"Intelligent Investors try to separate their emotions of hope, fear, and greed from their trust in reason, and then expect that wisdom will prevail over the long term. Hope, fear, and greed go along with the volatile market of short-term expectations, while trust in reason goes with the real market of long-term intrinsic value. In this sense, long-term investors must be philosophers rather than technicians."
"A conventional valuation which is established as the outcome of the mass psychology of a large number of ignorant individuals is liable to change violently as the result of a sudden fluctuation of opinion since there will be no strong roots of conviction to hold it steady."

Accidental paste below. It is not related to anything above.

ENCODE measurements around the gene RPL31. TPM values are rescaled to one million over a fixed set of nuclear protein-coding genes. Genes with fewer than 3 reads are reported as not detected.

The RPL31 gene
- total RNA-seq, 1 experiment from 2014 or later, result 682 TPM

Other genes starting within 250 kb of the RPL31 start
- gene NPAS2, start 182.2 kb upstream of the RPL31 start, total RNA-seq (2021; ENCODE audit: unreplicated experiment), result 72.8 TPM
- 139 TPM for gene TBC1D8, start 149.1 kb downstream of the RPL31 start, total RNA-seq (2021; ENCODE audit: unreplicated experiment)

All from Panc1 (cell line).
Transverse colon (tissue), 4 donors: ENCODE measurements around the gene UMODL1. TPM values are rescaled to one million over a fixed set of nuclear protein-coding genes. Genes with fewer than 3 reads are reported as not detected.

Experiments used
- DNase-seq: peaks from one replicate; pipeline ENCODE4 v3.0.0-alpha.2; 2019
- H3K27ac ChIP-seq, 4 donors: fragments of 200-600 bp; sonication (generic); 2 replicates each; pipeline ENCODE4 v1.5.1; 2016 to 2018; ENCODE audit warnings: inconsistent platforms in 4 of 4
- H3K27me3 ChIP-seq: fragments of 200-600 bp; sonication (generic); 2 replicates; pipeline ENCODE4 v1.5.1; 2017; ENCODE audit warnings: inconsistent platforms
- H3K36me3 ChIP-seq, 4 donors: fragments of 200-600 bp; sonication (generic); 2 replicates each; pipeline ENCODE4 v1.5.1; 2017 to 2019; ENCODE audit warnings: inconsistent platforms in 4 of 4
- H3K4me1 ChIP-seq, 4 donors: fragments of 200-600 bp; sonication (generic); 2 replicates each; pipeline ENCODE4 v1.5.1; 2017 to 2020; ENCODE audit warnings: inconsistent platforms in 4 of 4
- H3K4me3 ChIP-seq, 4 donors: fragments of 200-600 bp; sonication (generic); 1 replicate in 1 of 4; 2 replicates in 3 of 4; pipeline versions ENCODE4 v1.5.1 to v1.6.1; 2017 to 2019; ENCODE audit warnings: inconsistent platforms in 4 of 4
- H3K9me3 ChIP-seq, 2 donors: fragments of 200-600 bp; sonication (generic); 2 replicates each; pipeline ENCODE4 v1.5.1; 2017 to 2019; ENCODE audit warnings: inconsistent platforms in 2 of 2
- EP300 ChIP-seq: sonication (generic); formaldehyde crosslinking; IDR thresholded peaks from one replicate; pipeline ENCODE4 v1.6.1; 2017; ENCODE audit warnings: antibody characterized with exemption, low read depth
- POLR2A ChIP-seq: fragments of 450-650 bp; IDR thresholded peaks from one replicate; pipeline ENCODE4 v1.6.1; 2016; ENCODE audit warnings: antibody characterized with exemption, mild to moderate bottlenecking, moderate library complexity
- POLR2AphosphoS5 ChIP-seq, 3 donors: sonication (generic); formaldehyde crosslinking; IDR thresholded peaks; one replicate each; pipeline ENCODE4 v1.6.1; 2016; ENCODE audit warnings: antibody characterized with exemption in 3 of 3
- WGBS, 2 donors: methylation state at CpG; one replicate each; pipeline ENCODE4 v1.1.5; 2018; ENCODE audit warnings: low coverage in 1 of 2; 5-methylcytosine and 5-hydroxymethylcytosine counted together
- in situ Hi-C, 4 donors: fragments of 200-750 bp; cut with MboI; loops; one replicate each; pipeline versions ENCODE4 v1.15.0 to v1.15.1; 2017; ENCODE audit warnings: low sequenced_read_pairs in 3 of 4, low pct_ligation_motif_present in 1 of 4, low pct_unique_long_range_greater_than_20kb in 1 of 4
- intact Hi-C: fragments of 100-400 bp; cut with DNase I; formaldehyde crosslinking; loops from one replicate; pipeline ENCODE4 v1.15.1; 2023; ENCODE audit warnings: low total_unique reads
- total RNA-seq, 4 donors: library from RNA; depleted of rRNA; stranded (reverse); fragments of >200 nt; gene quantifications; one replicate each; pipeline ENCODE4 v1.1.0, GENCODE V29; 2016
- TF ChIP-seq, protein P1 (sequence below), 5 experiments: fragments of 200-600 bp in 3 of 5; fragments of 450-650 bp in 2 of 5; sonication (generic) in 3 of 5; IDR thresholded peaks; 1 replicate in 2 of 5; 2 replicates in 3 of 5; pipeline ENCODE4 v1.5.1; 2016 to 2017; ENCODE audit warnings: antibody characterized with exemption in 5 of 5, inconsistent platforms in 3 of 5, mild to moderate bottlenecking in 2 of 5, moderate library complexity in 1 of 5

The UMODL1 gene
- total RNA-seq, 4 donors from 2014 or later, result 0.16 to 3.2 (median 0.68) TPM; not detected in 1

"Wall Street never changes. The pockets change, the suckers change, the stocks change, but Wall Street never changes because human nature never changes."
"Perhaps the fatal trouble with large investment-management firms is that, although they advertise performance, the businessmen that run them don't seem to know or want to know how to create an environment that can produce alpha or generate consistent absolute returns for clients. Instead, they are giant factories, in business to increase fee-paying assets under management."
"Any fool can make things bigger, more complex, and more violent. It takes a touch of genius - and a lot of courage - to move in the opposite direction."
"It is not how likely an event is to happen that matters, it is how much is made when it happens that should be the consideration. How frequent the profit is irrelevant; it is the magnitude of the outcome that counts...very few people take home a check linked to how often they are right or wrong. What they get is a profit or loss."